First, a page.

Philip Larkin: Misogynist, racist, miserable? Or caring, playful man who lived for others?

Philip Larkin: What will survive of him?

Larkin's reputation has taken a knocking. But a new book by James Booth argues that the poet was affectionate, witty, entertaining and kind, as hitherto unseen letters, sketches and 'selfies' reveal
Madame Tussauds has shown off its Beyoncé waxwork in Regent's Park - but why is the tourist attraction still pulling in the crowds?

Waxing lyrical

Madame Tussauds has shown off its Beyoncé waxwork in Regent's Park - but why is the tourist attraction still pulling in the crowds?
Texas forensic astronomer finally pinpoints the exact birth of impressionism

Revealed (to the minute)

The precise time when impressionism was born
From slow-roasted to sugar-cured: how to make the most of the British tomato season

Make the most of British tomatoes

The British crop is at its tastiest and most abundant. Sudi Pigott shares her favourite recipes
10 best men's skincare products

Face it: 10 best men's skincare products

Oscar Quine cleanses, tones and moisturises to find skin-savers blokes will be proud to display on the bathroom shelf
Malky Mackay allegations: Malky Mackay, Iain Moody and another grim day for English football

Mackay, Moody and another grim day for English football

The latest shocking claims do nothing to dispel the image that some in the game on these shores exist in a time warp, laments Sam Wallace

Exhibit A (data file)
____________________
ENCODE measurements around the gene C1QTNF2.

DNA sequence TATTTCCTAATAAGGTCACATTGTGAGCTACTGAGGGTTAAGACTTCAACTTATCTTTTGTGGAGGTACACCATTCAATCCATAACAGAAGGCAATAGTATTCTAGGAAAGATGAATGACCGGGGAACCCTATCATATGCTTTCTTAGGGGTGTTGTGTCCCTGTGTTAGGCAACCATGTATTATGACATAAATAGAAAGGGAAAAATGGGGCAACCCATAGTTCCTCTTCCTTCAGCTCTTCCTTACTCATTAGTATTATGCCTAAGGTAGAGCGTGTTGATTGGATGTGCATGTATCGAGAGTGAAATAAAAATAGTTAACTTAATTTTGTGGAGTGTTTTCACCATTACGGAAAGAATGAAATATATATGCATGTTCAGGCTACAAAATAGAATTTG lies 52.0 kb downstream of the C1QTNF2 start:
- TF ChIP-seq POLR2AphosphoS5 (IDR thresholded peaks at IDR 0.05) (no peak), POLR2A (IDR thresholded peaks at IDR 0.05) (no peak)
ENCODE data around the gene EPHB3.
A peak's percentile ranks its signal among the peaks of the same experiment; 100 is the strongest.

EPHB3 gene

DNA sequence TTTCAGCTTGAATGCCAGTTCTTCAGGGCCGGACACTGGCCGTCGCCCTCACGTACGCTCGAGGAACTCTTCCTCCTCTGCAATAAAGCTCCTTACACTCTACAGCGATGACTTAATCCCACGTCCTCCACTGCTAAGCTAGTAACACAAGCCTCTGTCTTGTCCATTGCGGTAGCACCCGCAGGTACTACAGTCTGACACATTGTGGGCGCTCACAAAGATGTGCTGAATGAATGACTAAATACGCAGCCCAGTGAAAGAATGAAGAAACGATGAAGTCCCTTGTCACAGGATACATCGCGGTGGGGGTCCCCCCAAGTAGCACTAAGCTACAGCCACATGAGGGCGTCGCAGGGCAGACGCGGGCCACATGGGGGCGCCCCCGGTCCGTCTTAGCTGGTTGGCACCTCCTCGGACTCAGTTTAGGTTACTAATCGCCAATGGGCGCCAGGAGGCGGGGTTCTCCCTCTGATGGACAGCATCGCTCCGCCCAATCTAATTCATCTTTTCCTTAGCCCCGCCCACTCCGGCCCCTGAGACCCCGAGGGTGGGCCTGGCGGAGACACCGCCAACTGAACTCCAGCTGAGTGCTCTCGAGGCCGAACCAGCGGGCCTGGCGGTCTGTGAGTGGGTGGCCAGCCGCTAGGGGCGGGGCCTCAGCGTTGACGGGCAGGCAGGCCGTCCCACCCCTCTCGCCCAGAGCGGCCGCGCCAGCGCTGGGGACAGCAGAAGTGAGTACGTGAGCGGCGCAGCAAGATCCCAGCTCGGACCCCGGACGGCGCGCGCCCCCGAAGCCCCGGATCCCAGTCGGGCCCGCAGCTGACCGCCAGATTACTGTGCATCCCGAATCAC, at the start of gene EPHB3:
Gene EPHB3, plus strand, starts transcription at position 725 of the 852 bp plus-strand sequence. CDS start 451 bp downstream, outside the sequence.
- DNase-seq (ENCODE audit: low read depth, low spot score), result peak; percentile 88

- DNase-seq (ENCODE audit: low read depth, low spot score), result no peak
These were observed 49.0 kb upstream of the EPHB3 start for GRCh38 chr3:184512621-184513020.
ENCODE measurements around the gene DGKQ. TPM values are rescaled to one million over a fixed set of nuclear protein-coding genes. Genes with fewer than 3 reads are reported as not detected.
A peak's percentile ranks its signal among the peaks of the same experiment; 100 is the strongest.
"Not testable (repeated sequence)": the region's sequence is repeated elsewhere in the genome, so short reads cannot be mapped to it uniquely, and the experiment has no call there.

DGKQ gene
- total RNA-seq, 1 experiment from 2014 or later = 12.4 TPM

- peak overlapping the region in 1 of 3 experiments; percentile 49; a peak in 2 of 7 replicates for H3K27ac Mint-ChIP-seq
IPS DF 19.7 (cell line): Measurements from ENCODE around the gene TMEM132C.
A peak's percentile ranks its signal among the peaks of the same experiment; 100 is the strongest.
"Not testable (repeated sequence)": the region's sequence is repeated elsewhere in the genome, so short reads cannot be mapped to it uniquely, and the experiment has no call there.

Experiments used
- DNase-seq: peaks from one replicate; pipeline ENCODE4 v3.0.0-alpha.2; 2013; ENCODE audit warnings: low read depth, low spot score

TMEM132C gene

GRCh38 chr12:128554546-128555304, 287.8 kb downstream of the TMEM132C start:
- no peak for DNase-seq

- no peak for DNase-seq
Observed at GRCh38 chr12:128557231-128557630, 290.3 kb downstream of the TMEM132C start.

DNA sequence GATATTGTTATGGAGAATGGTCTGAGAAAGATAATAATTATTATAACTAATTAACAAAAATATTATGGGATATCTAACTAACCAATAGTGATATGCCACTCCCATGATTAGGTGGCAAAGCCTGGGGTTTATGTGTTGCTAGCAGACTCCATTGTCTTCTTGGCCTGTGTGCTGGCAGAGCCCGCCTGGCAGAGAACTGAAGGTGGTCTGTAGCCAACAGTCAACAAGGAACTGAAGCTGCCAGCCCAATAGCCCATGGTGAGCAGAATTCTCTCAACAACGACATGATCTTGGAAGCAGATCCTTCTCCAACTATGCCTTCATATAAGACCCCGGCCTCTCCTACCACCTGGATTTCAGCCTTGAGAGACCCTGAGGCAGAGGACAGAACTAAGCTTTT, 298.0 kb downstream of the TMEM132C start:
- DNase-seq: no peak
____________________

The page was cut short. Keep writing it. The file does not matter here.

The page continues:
La Liga analysis: Will Barcelona's hopes go out of the window?

Will Barcelona's hopes go out of the window?

Pete Jenson starts his preview of the Spanish season, which begins on Saturday, by explaining how Fifa’s transfer ban will affect the Catalans
Middle East crisis: We know all too much about the cruelty of Isis – but all too little about who they are

We know all too much about the cruelty of Isis – but all too little about who they are

Now Obama has seen the next US reporter to be threatened with beheading, will he blink, asks Robert Fisk
Neanderthals lived alongside humans for centuries, latest study shows

Final resting place of our Neanderthal neighbours revealed

Bones dated to 40,000 years ago show species may have died out in Belgium species co-existed
Scottish independence: The new Scots who hold fate of the UK in their hands

The new Scots who hold fate of the UK in their hands

Scotland’s immigrants are as passionate about the future of their adopted nation as anyone else
Britain's ugliest buildings: Which monstrosities should be nominated for the Dead Prize?

Blight club: Britain's ugliest buildings

Following the architect Cameron Sinclair's introduction of the Dead Prize, an award for ugly buildings, John Rentoul reflects on some of the biggest blots on the UK landscape